Recruiting During an Economic Downturn

money squeezeWhen a company’s financial performance declines, or worse, a widespread economic recession hits, companies and employees alike face an uncertain future. Perks decline, potential layoffs may loom, and the relationship between organizations and employees becomes strained as anxiety takes hold. External recruiters can also be negatively affected by this situation by a decline in job postings. However, it also presents an opportunity for them.

External recruiters’ expertise is their currency. Their role gives them a unique perspective of the job market: they have connections industry wide, both on the company and candidate side. As a result, recruiters are positioned to take on an even larger role when the economy becomes a question mark – staffing consultant. They have a big-picture view of what’s happening across an industry, and have their finger on the pulse of where the talent is and what it will take to bring them on, which becomes instrumental when a company needs to run on a lean staff – having the right people on board is vital.


It’s clear that recruiters can play an invaluable role during a financial lull – whether it’s a company crisis, an industry-specific downturn or the economy at large is in stasis – and so here are a few things recruiters should keep in mind to thrive during times of economic instability:

Relationships really matter. Successful recruiters are well-connected in the industries they serve. These relationships become essential when a recession hits or an industry experiences a hiring freeze. Candidates and clients want to know what’s happening and what to do to prepare themselves for the future. Recruiters will receive an uptickof inquiries from employees concerned about job security, asking if they should update their resumes and begin to look for back-up opportunities, and companies will be reaching out to determine how to organize their staffing to ensure the right people stay on until business resumes as normal.Be ready to do some hand-holding for clients and candidates alike. Both will be looking for guidance on how to react to market forces. With a 10,000 foot view of the job market, recruiters can provide strategic guidance on how both parties can weather the storm.

Help companies make tough decisions. If it gets to the point where companies are issuing significant layoffs, they’ll often ask for assistance in providing career counseling and advice to these employees. It’s not uncommon for staffing firms to get involved at this stage, and it’s another way to play the role of the advisor while extending your network. The connections made during this uncertain time will lead to opportunities in the future when the economy improves.Recruiters should dedicate significant time to reaching out to companies during economic downturns as a way to both build trust, and strengthen relationships on the client and candidate sides for the future.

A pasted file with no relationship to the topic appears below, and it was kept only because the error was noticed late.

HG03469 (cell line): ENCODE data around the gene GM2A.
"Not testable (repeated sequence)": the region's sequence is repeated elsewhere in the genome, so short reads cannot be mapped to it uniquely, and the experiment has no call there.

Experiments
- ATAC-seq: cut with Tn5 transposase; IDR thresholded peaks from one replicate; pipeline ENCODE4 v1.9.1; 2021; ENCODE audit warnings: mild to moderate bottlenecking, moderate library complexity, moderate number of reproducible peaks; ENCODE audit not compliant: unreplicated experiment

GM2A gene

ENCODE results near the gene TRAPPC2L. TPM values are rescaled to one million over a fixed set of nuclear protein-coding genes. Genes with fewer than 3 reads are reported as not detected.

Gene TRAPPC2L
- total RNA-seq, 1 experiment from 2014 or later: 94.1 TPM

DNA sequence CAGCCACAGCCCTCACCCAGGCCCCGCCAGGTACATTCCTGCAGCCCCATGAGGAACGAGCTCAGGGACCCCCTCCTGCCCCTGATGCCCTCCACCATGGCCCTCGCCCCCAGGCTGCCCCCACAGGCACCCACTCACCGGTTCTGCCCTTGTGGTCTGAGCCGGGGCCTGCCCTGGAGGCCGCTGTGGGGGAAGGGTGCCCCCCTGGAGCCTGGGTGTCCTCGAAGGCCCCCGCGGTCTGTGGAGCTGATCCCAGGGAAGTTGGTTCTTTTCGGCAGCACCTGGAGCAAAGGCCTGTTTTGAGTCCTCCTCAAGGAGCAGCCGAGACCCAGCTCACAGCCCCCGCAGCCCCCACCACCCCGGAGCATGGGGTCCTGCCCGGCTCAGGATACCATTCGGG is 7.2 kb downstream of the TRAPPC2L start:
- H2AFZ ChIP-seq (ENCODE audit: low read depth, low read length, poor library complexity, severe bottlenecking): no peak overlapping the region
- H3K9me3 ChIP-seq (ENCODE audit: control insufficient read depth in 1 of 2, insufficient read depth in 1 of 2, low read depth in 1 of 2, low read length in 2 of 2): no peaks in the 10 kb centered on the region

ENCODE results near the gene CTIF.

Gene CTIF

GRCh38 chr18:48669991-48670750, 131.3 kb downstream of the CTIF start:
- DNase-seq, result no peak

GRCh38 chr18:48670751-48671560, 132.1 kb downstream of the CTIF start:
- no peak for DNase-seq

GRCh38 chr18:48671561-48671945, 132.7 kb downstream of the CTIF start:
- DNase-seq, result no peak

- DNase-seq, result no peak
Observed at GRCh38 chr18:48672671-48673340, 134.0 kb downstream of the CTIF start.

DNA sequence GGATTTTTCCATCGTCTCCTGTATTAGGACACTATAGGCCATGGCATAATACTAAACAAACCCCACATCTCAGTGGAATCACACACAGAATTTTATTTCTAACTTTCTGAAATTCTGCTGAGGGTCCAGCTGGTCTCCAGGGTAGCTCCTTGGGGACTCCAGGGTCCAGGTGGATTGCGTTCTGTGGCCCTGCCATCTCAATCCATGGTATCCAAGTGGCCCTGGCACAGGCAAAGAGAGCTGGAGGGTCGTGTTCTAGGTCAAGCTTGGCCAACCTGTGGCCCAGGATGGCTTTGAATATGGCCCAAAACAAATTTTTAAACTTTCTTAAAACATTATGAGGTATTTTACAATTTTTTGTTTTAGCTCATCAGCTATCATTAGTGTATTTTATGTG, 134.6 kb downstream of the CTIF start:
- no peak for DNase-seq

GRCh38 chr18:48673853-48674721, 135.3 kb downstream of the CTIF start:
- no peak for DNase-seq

Direct candidates to contract work. Even in the midst of an economic downturn, companies need employees, and to hedge against the high overhead associated with full-timers, many look to fill positions on a temporary basis. According to a recent Addison Group survey examining contract hiring trends, 41 percent of hiring managers say that one of the main reasons they hire contractors is lower overhead costs. As a recruiter, counsel candidates on being open to these opportunities and educate them on the many benefits the contract market provides. Contract work can seem less stable to those unfamiliar with the details, but it’s often the best option for those wanting to stay in the job market.

An economic downturn means candidates are nervous about their job prospects, while companies face cutbacks in their existing workforce on top of uncertainty in existing hiring decisions. Recruiters’ability to remain agile and serve both clients and candidates during this time will strengthen their relationships, an essential asset, and pay dividends down the road.

When the hiring market shrinks, recruiters who can shift their role to that of consultant – someone who can balance advising organizations on overall employment needs and candidates on how to approach the job market – will be a critical commodity in any economic climate.

MORE: Is direct sourcing the next big thing?

Hailey Canon

Hailey Canon
Hailey Canon is regional vice president of Addison Group's finance and accounting practice.

Hailey Canon

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